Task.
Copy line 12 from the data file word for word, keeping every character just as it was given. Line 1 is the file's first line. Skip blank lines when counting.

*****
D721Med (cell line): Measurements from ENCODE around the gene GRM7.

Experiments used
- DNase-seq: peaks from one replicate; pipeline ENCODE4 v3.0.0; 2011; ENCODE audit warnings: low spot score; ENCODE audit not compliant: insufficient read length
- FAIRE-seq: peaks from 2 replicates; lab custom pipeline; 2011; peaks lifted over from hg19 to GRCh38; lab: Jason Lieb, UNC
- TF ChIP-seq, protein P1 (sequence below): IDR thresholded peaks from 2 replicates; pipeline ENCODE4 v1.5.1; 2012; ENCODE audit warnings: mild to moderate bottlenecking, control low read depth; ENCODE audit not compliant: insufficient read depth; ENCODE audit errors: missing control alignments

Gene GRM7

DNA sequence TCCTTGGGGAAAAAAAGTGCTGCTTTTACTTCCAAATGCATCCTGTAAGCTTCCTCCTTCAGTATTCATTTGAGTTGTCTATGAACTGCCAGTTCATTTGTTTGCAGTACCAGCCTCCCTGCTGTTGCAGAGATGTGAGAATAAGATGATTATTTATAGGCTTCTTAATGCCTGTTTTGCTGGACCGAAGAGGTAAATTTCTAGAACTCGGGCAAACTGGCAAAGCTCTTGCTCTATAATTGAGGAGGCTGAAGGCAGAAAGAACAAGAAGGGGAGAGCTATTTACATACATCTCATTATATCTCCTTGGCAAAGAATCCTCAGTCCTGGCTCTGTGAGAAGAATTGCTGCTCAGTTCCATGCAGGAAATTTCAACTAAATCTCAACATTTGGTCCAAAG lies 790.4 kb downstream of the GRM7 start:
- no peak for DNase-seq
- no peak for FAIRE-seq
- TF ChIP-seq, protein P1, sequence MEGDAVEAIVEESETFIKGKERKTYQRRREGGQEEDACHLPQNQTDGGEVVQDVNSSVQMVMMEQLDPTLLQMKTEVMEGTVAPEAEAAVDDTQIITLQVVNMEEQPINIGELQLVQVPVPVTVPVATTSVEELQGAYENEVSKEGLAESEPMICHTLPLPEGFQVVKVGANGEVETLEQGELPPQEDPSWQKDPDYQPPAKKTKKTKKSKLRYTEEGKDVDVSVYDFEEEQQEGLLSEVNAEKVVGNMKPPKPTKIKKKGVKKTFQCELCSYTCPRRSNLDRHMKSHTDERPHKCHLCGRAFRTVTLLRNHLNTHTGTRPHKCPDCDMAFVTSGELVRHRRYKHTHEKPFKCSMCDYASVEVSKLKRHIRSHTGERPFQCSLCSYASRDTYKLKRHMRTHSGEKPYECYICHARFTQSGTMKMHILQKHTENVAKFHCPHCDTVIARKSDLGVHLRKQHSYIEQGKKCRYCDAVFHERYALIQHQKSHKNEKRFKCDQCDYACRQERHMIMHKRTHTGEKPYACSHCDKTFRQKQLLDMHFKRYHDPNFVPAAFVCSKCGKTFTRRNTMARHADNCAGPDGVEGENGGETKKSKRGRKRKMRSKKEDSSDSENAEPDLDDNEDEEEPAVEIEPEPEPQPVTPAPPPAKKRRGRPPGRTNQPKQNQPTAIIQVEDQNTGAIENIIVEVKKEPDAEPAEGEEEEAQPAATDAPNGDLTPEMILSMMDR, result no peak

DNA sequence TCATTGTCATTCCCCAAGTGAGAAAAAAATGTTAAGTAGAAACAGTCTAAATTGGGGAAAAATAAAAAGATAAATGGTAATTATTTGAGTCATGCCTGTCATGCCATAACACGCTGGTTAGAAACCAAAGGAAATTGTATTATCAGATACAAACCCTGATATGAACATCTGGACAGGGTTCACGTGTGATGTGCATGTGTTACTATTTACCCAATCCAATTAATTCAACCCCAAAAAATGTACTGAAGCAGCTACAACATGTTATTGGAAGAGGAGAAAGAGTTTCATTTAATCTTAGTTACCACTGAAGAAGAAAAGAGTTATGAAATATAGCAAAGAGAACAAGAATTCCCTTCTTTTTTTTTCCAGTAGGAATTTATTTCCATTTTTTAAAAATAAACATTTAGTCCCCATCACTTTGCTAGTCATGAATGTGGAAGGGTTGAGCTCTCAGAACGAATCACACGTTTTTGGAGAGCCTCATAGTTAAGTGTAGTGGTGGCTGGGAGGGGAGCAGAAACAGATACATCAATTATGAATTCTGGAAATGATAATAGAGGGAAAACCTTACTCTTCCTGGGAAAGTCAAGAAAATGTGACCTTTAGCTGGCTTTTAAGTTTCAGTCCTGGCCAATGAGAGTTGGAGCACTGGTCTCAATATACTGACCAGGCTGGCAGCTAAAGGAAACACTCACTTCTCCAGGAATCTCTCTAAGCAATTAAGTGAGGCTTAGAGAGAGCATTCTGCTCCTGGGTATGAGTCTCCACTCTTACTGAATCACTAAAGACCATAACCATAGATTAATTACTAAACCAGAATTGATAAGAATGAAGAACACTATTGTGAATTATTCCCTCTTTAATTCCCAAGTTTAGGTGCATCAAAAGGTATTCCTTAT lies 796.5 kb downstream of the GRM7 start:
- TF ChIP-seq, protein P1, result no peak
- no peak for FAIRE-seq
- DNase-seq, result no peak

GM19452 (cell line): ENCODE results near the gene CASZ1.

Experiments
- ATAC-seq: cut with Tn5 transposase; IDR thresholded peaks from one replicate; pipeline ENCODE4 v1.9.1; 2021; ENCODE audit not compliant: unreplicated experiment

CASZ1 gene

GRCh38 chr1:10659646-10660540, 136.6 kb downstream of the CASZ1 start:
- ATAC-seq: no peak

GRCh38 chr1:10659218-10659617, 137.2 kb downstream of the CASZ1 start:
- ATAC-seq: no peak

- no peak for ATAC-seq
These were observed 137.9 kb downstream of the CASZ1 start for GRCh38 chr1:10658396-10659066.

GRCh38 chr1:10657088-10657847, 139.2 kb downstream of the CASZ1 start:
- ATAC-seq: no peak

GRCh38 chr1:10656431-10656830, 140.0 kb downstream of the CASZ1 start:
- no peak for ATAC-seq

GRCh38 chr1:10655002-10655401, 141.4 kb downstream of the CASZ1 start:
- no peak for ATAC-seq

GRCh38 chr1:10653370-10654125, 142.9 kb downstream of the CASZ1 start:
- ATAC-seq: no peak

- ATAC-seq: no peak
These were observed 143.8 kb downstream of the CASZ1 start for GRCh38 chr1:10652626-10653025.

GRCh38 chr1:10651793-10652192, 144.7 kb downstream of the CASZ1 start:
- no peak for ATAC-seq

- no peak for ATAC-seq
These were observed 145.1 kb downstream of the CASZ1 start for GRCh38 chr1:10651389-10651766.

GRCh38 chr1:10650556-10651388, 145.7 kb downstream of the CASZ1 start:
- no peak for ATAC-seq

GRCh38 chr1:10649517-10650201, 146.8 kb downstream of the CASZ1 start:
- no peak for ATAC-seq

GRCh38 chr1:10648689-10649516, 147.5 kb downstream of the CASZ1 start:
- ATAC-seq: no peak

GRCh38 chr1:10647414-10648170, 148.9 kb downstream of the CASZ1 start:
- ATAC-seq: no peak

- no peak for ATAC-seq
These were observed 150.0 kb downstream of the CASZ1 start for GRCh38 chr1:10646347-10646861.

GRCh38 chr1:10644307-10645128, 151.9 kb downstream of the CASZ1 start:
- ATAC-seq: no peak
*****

- TF ChIP-seq, protein P1, result no peak